The Real Helm of Winemaking: Eve worked a Harvest!

You survived a morning in a vineyard, remember to keep your clippers on your side of the grape vine and nobody gets hurt! We had a great time. PS I drank your portion of wine. Thanks for leaving early.” Cathy, local winemaker.

How did this happen you ask? Facebook and now real friend Mary live-chatted to me yesterday, “Where are you going this weekend?” Well, besides supporting New Moon Valencia’s Fundraiser where $1 of every cocktail served this past Friday and Saturday nights went to the Firemen’s Memorial Fund…not much.

So, she suggested I get up at 4 am (gotta blog first!) to get to Acton by 6:30 am to help with DiMaggio Washington’s harvest at Rancho Santiago. Gee, now that was something I hadn’t done before, so in the name of “blogger to all things wine in my valley” I felt compelled to comply.

DiMaggio, who I had met a couple of years ago, interviewed for the newspaper and then met once every month or so over coffee, has a few bazillion acres that I knew he spent several hours a day maintaining…what was a few from this wine 101er?

Or, what kind of damage could I do in a few scant hours to one vineyard?

I bought gloves, and some food to share, the two requirements mentioned in the invite. Multi-tasking, I got both at the Smart & Final opposite New Moon.

When I arrived, on time to get a great parking space, no one met me at the door. I heard music coming from the vineyard. 6:30 am and this was okay in Acton? What in vineyard-hell had I gotten myself into? Where was my croissant? My coffee? My…gulp…own bucket?

Meeting other friends – well not friends exactly but DiMaggio’s students that should have been getting a unit, or two, out of the event – were already at work. It was quickly explained to me where to snip, drop and then move my bod to.

Not so easy. Mary and Cathy lead me to the “Verboten…Port” rows that were to be harvested later. As they head up, and I head down – there were Bees, other flying buzzing things, and talk of snakes that only Steve, 10 rows away, could handle – one of DiMaggio’s friends waved us down. The sign had fallen down, lost amongst vines and fruit, we had been pruning the wrong section.

And suddenly, just I was planning my escape, it was already 8:30am. Someone called out ,”We’re done!” My pink shirt was brown. My leather gloves soaked through. Nothing to watch but the giant de-stemmer and the biceps it took to clean it. Apparently we had run out of storage space for more grapes. I silently thanked my personal Bacchus Wine God for saving me from more manual labor.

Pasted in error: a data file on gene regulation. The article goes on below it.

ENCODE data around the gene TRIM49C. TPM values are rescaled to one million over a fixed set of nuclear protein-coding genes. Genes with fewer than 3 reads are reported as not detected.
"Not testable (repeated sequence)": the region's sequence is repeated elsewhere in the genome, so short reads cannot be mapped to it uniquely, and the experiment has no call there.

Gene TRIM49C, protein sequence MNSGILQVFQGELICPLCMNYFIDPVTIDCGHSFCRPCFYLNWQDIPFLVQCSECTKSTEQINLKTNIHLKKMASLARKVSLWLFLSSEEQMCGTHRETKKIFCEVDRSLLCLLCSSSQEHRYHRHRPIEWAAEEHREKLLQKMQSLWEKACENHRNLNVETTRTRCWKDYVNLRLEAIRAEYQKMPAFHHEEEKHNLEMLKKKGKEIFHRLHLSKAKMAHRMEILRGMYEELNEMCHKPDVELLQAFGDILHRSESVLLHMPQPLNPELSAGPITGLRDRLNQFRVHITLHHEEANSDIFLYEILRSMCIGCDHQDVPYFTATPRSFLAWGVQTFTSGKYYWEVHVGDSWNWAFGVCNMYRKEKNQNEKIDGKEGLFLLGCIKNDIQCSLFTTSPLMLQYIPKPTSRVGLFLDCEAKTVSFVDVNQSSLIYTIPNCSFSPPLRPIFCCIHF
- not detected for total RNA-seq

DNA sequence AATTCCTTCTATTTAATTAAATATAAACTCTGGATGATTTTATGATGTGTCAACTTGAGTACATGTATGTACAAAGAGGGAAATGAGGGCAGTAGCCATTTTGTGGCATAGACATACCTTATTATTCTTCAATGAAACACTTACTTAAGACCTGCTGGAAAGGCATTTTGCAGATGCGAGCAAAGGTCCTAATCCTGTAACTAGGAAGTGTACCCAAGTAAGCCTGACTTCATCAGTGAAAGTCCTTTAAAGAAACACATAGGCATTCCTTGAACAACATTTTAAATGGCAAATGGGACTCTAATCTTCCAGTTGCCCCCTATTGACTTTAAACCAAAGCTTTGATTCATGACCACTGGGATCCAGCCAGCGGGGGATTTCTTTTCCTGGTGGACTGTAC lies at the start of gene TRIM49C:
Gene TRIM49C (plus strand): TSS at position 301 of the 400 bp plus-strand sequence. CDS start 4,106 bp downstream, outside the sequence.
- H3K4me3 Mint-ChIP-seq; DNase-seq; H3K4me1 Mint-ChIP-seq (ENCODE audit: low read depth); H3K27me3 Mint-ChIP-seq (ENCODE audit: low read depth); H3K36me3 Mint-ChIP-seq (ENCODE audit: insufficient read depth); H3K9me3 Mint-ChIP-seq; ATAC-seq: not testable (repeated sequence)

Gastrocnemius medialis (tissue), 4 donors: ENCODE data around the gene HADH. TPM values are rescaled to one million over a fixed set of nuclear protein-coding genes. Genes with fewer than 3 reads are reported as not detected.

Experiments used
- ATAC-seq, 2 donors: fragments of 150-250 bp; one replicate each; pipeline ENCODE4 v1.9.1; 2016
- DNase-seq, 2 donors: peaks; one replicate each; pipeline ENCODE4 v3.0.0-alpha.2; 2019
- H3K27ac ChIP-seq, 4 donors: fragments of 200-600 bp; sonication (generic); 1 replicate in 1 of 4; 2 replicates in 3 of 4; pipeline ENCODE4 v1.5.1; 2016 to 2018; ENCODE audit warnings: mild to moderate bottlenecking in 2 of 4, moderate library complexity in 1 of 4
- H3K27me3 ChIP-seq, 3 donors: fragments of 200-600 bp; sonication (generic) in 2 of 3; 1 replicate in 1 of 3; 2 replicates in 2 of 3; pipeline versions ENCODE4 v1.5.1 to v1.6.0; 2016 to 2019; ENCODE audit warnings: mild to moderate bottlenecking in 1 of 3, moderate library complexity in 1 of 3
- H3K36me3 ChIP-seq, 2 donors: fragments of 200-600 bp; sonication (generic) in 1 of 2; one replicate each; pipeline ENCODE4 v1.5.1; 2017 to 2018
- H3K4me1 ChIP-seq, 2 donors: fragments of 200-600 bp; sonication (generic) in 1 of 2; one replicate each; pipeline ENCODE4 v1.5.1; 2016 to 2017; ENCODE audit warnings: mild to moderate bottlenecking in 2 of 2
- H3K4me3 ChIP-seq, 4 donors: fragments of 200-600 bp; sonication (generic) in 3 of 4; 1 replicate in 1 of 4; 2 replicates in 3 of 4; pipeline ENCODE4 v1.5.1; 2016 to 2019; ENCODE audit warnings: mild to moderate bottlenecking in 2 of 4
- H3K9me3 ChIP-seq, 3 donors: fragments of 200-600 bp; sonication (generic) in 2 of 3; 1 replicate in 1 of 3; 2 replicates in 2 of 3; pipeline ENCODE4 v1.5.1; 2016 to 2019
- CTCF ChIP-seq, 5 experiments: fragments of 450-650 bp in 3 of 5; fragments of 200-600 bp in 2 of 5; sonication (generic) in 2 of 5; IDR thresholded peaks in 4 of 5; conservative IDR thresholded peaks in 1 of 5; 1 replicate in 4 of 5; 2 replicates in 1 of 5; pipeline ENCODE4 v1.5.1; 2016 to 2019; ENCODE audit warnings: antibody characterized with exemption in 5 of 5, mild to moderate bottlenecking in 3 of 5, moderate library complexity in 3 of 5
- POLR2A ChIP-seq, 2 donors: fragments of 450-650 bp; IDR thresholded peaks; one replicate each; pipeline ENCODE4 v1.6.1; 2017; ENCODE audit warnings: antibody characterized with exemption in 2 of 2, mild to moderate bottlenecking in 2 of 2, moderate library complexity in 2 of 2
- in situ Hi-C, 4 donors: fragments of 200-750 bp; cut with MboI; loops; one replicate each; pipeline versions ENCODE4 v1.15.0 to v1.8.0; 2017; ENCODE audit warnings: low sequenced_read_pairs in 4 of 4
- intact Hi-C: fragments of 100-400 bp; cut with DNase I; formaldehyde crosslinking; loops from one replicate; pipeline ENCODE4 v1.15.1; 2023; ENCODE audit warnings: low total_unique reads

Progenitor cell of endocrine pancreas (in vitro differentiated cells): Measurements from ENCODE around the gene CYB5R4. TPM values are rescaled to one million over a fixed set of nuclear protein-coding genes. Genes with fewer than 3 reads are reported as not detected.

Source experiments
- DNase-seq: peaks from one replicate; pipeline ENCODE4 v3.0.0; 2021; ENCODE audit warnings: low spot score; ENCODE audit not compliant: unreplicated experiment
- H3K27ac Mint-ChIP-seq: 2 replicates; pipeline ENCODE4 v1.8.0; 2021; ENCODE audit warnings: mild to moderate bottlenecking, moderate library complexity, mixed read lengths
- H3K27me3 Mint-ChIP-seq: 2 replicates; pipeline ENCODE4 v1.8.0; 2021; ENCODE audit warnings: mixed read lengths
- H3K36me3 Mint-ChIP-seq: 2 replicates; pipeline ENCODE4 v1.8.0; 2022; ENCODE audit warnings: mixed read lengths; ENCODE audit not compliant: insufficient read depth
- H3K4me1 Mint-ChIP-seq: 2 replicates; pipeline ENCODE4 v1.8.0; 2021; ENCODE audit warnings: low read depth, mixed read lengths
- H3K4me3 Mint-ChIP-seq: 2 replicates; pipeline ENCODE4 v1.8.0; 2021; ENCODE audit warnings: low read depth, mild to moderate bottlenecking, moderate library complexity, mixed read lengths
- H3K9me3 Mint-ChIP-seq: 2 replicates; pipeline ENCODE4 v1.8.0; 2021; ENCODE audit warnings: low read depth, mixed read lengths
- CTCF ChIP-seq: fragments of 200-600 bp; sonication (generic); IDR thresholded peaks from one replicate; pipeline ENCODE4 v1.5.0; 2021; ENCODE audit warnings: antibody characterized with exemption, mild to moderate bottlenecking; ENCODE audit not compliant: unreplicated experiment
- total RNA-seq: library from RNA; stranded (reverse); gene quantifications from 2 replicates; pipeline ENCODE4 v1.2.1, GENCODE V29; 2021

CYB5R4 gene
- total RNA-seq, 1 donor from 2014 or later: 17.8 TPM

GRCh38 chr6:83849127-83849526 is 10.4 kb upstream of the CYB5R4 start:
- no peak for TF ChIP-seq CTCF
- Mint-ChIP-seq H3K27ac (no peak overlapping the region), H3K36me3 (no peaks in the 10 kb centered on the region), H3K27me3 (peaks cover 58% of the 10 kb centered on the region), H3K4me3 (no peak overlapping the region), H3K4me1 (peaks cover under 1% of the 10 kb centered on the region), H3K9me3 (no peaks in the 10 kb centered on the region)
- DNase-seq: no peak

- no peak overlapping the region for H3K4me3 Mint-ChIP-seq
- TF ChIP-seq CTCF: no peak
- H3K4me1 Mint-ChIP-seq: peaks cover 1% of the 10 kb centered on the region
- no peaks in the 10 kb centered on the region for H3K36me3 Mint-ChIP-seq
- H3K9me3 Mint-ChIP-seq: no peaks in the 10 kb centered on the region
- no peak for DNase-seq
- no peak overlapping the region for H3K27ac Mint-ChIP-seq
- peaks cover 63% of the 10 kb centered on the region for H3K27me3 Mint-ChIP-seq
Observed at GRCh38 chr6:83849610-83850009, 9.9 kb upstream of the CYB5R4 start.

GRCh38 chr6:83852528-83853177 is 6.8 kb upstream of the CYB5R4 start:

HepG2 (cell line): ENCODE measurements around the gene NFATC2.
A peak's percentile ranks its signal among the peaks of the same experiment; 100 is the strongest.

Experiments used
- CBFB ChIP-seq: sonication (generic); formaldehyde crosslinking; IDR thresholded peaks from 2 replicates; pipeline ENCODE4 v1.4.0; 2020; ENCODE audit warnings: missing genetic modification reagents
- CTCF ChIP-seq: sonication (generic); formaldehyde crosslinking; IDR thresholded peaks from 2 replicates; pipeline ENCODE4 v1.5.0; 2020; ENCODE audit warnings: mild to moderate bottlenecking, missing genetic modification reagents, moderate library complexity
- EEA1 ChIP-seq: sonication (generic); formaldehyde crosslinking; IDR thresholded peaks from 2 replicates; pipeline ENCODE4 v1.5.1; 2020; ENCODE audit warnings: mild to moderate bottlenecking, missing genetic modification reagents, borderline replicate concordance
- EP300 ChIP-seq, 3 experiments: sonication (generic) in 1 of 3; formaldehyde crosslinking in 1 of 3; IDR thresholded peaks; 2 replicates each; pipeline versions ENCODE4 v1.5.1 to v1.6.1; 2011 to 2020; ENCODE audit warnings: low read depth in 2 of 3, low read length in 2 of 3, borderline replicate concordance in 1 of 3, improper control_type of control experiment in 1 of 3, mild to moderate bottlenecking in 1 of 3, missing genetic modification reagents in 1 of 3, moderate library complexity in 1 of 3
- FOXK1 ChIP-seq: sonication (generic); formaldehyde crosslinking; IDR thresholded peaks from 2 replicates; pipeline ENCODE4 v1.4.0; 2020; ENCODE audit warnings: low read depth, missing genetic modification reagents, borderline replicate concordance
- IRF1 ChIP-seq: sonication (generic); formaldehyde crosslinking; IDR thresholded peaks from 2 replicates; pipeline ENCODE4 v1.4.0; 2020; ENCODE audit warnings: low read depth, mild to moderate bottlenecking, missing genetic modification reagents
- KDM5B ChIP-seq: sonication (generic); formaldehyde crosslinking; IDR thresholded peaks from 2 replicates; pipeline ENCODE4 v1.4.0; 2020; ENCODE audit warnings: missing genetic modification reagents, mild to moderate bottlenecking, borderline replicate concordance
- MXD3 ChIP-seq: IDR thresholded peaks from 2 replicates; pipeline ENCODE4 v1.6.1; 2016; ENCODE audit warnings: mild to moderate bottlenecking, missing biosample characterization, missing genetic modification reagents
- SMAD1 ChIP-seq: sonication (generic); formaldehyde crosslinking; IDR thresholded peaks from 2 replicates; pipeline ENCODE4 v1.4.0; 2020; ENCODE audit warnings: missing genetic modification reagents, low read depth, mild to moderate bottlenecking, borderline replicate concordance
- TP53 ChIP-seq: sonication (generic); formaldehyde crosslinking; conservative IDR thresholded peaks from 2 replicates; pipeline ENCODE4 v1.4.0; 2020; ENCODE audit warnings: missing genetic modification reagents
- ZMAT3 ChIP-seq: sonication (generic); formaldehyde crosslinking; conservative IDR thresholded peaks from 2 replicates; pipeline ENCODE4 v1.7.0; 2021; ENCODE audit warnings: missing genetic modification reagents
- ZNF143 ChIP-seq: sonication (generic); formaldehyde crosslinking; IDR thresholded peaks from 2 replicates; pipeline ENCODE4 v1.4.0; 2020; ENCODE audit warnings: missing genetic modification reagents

At 8:35am someone cracked open the Ralph’s donut holes, 8:50 the homemade and store-bought cheeseballs made their appearance, 9:15 DiMaggio finished outside and started to marinade huge slabs of beef and by 9:30 6 bottles of wine had been devoured.

I met up again with fellow writer, Russ Briley from Ventura, who lived locally in Castaic. It was fun to chat about how we get paid in wine and events and would do this even if the day jobs, that supported this habit, were removed. Cathy and Mary took some group photos (see below) and promised more to come…

I hung in there, as I had to for my job, until…10:30am. They went until 7pm as Cathy said above. But I got a nap and a shower in when I got home…and can at least say that I have harvested grapes…once. Never again will I ever dream of owning a winery. I’d be happy with a winery tasting room and several farmers/students of wine at the real helm.

(DiMaggio Washington, certified sommelier, instructor and wine maker, is bringing his World Wine Education courses to TPC Valencia. Join him for instruction or simply entertainment. Most classes will be held in the The Oaks Grille restaurant inside TPC. Pairing dinners are created by Chef Daniel Otto. Office: 310-720-5401)

2 thoughts on “The Real Helm of Winemaking: Eve worked a Harvest!

  1. I have recently visited a red wine Vineyard.There are about 40 important red grape varietals grown in the world today. Red grapes will vary from light to full-bodied in texture; low to high in tannin level;lighter to deeper in color (which generally corresponds to perceived acidity);younger to older in ageability. In truth the redness of a wine depends on contactwith the skin of the grapes: separate the grape from its skin soon enough after picking and you can make a very white red. For example, most wines made in Champagne are white wines made with a significant proportion of red grapes.
    European wines will usually be identified by their appellation; elsewhere wines will
    be identified by varietal.I like red wine with my Cohiba cigar.

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